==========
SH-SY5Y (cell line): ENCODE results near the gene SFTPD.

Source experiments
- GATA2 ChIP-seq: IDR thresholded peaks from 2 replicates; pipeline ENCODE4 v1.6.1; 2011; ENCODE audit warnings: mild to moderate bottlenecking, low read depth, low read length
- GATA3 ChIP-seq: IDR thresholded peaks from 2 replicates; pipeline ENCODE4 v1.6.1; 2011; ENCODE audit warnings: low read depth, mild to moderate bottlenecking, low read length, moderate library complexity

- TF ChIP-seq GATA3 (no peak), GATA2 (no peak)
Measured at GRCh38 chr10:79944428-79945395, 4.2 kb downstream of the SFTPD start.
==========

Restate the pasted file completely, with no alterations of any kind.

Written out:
SH-SY5Y (cell line): ENCODE results near the gene SFTPD.

Source experiments
- GATA2 ChIP-seq: IDR thresholded peaks from 2 replicates; pipeline ENCODE4 v1.6.1; 2011; ENCODE audit warnings: mild to moderate bottlenecking, low read depth, low read length
- GATA3 ChIP-seq: IDR thresholded peaks from 2 replicates; pipeline ENCODE4 v1.6.1; 2011; ENCODE audit warnings: low read depth, mild to moderate bottlenecking, low read length, moderate library complexity

- TF ChIP-seq GATA3 (no peak), GATA2 (no peak)
Measured at GRCh38 chr10:79944428-79945395, 4.2 kb downstream of the SFTPD start.